Cancer Clinics Hixson TN

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Howell B Dalton Jr, MD
(423) 877-3082
2051B Hamill Rd
Hixson, TN
Specialties
Internal Medicine, Medical Oncology
Gender
Male
Education
Medical School: Kasturba Med Coll, Mysore Univ, Mangalore, Karnataka, India
Graduation Year: 1982

Data Provided by:
B Winfred Ruffner Jr, MD
(423) 886-3743
3021 E Brow Rd
Signal Mountain, TN
Specialties
Oncology (Cancer)
Gender
Male
Education
Medical School: Duke Univ Sch Of Med, Durham Nc 27710
Graduation Year: 1964

Data Provided by:
Maurice Scaggs Rawlings
(423) 698-0304
605 Glenwood Dr
Chattanooga, TN
Specialty
Surgical Oncology

Data Provided by:
Darrell R Johnson
(423) 698-1844
605 Glenwood Dr
Chattanooga, TN
Specialty
Hematology, Hematology / Oncology, Medical Oncology

Data Provided by:
Jeffrey William Gefter, MD
(423) 756-0018
979 E 3rd St Ste G20 Med Ctr Plz
Chattanooga, TN
Specialties
Oncology (Cancer), Radiation Oncology
Gender
Male
Education
Medical School: Univ Of Fl Coll Of Med, Gainesville Fl 32610
Graduation Year: 1975

Data Provided by:
Elaine Griffin Galindez, MD
(423) 877-1065
2051 Hamill Rd Ste 104
Hixson, TN
Specialties
Oncology (Cancer)
Gender
Female
Education
Medical School: Univ Of Tn, Memphis, Coll Of Med, Memphis Tn 38163
Graduation Year: 1982

Data Provided by:
Dr.Larry Schlabach
(423) 752-5004
979 E 3rd St # A0550
Chattanooga, TN
Gender
M
Education
Medical School: Wright State Univ Sch Of Med
Year of Graduation: 1987
Speciality
Oncologist
General Information
Accepting New Patients: Yes
RateMD Rating
4.7, out of 5 based on 3, reviews.

Data Provided by:
Jitendra Gandhi, MD
(423) 622-2337
2205 McCallie Ave Ste 502
Chattanooga, TN
Specialties
Oncology (Cancer), Hematology-Internal Medicine
Gender
Male
Education
Medical School: Seth G S Med Coll, Univ Of Bombay, Bombay, Maharashtra, India
Graduation Year: 1976
Hospital
Hospital: Parkridge Med Ctr, Chattanooga, Tn
Group Practice: University Oncology Hematology

Data Provided by:
Charles W Kimsey, MD
(423) 265-5044
1000 E 3rd St
Chattanooga, TN
Specialties
Oncology (Cancer), Radiation Oncology
Gender
Male
Education
Medical School: Univ Of Tn, Memphis, Coll Of Med, Memphis Tn 38163
Graduation Year: 1952

Data Provided by:
Edward Riker Arrowsmith, MD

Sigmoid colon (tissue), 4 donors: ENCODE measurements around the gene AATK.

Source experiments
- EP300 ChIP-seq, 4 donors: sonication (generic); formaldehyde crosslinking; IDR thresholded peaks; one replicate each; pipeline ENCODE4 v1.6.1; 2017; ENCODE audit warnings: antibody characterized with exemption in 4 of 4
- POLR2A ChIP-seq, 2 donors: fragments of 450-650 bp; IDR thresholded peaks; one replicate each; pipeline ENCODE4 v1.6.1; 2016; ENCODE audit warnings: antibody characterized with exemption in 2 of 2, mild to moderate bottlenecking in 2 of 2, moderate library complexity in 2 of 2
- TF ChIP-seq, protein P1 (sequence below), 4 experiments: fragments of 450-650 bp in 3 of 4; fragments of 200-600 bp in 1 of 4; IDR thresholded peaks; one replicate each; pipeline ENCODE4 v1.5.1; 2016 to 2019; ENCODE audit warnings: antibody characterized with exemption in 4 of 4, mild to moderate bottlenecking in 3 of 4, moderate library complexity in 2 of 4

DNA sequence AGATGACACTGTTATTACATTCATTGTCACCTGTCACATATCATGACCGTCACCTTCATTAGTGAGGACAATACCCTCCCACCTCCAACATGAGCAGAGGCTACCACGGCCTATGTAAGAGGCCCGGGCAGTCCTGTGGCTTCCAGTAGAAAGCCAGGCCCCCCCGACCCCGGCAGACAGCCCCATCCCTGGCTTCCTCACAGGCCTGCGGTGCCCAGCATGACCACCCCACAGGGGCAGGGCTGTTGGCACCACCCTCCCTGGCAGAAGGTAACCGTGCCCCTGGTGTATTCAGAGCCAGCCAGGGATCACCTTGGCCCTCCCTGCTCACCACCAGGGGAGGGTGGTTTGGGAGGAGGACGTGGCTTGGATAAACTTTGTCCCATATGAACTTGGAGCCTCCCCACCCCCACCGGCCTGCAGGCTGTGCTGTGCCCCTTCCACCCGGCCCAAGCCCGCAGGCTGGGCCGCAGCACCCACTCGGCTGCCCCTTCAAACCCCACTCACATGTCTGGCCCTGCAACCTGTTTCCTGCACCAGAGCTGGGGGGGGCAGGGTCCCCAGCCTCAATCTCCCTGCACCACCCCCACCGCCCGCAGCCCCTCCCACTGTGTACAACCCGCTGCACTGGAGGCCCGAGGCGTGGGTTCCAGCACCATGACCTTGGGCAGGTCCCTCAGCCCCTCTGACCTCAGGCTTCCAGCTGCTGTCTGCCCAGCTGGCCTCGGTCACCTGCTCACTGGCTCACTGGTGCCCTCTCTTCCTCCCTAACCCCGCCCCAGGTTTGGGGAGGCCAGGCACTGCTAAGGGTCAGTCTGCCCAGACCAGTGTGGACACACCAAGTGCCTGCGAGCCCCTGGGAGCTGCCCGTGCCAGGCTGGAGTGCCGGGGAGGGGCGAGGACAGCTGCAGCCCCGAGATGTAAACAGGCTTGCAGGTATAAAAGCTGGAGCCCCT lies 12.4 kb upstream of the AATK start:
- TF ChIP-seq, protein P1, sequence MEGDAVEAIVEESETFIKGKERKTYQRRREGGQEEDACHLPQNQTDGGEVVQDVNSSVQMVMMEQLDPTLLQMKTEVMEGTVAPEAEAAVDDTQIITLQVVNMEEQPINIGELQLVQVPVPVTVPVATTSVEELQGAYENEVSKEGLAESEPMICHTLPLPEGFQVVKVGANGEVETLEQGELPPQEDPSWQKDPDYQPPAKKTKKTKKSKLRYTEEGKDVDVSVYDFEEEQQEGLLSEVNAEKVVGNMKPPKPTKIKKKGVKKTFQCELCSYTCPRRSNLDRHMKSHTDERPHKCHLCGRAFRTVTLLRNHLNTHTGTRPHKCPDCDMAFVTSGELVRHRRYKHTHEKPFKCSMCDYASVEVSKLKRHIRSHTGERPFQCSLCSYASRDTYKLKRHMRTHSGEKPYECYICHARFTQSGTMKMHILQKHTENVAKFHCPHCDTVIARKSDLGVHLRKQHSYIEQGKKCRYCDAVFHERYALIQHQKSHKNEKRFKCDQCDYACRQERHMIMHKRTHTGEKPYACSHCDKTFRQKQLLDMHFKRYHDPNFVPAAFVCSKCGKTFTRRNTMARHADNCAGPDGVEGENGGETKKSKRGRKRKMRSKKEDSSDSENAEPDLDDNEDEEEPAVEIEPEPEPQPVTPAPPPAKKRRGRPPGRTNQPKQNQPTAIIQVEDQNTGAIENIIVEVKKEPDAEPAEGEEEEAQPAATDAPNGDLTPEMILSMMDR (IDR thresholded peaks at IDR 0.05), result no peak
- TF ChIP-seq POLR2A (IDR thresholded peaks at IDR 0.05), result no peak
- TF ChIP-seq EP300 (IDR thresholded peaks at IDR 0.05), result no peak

(423) 698-1844
605 Glenwood Dr Ste 200
Chattanooga, TN
Specialties
Oncology (Cancer)
Gender
Male
Education
Medical School: Vanderbilt Univ Sch Of Med, Nashville Tn 37232
Graduation Year: 1992

Data Provided by:
Data Provided by:

Living With Cancer

Cancer is more than just a bunch of cells that have run riot. Behind the test findings
in every case is a person who has to deal with the illness and its impact on all the other
facets of one’s existence, including work and relationships. Meet three people who have
adapted their lives to cancer’s everyday reality—and learned about
themselves in the process.

By Claire Sykes

May 2008

From diagnosis to treatment and beyond, cancer is a challenging road. Formerly a near-certain death sentence, the disease is often now more of a detour. The five-year relative survival rate for all cancers diagnosed between 1996 and 2003 is 66%, up from 50% in the period between 1975 and 1977, according to the American Cancer Society. (The rate compares survival among cancer patients to that of people of the same age, race and sex not diagnosed with cancer.) The improvement in survival reflects progress in diagnosing certain types of cancer at an earlier stage and advances in treatment. Factors such as behavior are difficult to gauge in survival, though the selflessness and determination of the following three survivors, and the emotional support they received, appears to have played a role in their endurance. Here are their stories.

Cynthia’s Story: A Complicated Pregnancy

Two and a half years ago, a pregnant Cynthia Lufkin, 45, was examining her breasts. “I felt unusual changes, not like my first pregnancy,” the Washington, Connecticut, philanthropist recalls. Mammograms were not an option because a baby was due, and three doctor visits in five months uncovered nothing. Then, 32.5 weeks along in her pregnancy, she was diagnosed with breast cancer.

Lufkin had to give birth as quickly as possible via C-section so treatment wouldn’t harm the baby. One doctor urged chemotherapy, another a bilateral mastectomy. Lufkin chose the latter. Meanwhile, because she was born prematurely, little Aster Lee was suffering complications of her own and was put on oxygen, with a 50-50 chance of making it through the night. “For those 12 days before my surgery, it was unbearable, not knowing if my baby or I was going to die,” Lufkin says.

When Lufkin awoke from anesthesia, her newborn was breathing on her own. But two weeks after her surgery, Lufkin started chemotherapy followed by radiation. “There was no question about either,” she says.

To stay as healthy as possible, Lufkin watched her diet and kept herself moving. With her the whole way was Donna Wilson, RN, MSN, RRT, personal trainer, at Memorial Sloan-Kettering Cancer Center, who says, “Chemotherapy causes fatigue and weight gain, and radiation can cause more scar tissue, making full range of motion difficult. Cynthia’s exercises were stretches and arm movements coordinated with her breathing, to decrease stress and return mobility, relieve soreness and stiffness, and improve posture and circulation.”

Before chemo could take her hair, Lufkin had it removed. “That was tough,” she says. “To ev...

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